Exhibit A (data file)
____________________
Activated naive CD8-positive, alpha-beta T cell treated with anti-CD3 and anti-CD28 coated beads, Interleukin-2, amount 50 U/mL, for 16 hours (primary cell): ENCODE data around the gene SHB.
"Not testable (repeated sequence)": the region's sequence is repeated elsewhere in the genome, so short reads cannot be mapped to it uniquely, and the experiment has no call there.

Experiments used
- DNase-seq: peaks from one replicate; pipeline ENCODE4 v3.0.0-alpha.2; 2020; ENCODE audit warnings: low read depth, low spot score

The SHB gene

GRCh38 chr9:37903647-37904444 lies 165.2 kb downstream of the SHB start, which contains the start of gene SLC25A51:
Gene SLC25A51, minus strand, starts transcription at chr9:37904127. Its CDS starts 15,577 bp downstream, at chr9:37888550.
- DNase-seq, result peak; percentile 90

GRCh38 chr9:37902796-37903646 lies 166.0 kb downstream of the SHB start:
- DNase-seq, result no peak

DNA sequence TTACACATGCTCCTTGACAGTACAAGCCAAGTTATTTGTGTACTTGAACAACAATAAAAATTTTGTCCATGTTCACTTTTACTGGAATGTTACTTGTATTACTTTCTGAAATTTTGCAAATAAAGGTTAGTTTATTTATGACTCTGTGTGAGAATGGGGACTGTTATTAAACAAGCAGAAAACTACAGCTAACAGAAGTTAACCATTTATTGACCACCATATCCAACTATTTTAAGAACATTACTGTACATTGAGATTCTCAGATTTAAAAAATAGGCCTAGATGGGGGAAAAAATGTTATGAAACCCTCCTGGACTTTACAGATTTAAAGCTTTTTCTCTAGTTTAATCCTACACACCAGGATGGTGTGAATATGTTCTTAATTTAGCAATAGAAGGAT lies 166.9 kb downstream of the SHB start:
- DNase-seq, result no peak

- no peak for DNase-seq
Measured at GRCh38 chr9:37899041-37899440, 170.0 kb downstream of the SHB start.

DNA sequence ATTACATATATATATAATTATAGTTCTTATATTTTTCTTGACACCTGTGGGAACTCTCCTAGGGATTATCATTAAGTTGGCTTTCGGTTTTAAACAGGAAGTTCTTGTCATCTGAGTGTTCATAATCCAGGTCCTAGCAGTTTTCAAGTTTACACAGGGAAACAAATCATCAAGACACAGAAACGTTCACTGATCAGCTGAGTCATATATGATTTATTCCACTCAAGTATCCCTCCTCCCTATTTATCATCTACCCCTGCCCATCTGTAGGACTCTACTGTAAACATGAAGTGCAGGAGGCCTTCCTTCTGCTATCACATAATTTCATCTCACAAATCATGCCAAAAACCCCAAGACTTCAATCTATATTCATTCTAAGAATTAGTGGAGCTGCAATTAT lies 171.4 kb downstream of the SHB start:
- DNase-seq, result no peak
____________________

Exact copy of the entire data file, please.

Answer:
Activated naive CD8-positive, alpha-beta T cell treated with anti-CD3 and anti-CD28 coated beads, Interleukin-2, amount 50 U/mL, for 16 hours (primary cell): ENCODE data around the gene SHB.
"Not testable (repeated sequence)": the region's sequence is repeated elsewhere in the genome, so short reads cannot be mapped to it uniquely, and the experiment has no call there.

Experiments used
- DNase-seq: peaks from one replicate; pipeline ENCODE4 v3.0.0-alpha.2; 2020; ENCODE audit warnings: low read depth, low spot score

The SHB gene

GRCh38 chr9:37903647-37904444 lies 165.2 kb downstream of the SHB start, which contains the start of gene SLC25A51:
Gene SLC25A51, minus strand, starts transcription at chr9:37904127. Its CDS starts 15,577 bp downstream, at chr9:37888550.
- DNase-seq, result peak; percentile 90

GRCh38 chr9:37902796-37903646 lies 166.0 kb downstream of the SHB start:
- DNase-seq, result no peak

DNA sequence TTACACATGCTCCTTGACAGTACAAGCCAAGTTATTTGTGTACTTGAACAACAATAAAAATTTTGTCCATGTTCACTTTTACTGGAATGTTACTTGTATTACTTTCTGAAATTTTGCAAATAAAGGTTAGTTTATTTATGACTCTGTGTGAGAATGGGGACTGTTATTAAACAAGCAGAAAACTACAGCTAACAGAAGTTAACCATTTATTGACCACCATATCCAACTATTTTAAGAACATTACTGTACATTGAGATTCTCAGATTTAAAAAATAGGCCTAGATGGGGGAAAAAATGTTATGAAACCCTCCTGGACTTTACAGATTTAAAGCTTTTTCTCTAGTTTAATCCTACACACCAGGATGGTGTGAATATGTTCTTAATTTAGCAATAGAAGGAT lies 166.9 kb downstream of the SHB start:
- DNase-seq, result no peak

- no peak for DNase-seq
Measured at GRCh38 chr9:37899041-37899440, 170.0 kb downstream of the SHB start.

DNA sequence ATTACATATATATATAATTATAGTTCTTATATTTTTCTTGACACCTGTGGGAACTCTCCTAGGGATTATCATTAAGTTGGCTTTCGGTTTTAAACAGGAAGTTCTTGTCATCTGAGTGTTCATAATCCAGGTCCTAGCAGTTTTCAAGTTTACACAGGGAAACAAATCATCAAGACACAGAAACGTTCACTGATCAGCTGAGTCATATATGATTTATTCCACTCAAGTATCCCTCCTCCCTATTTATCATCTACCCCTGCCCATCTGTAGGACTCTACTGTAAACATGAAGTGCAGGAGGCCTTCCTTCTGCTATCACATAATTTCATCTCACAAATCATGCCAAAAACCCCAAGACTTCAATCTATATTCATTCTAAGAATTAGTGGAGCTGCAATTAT lies 171.4 kb downstream of the SHB start:
- DNase-seq, result no peak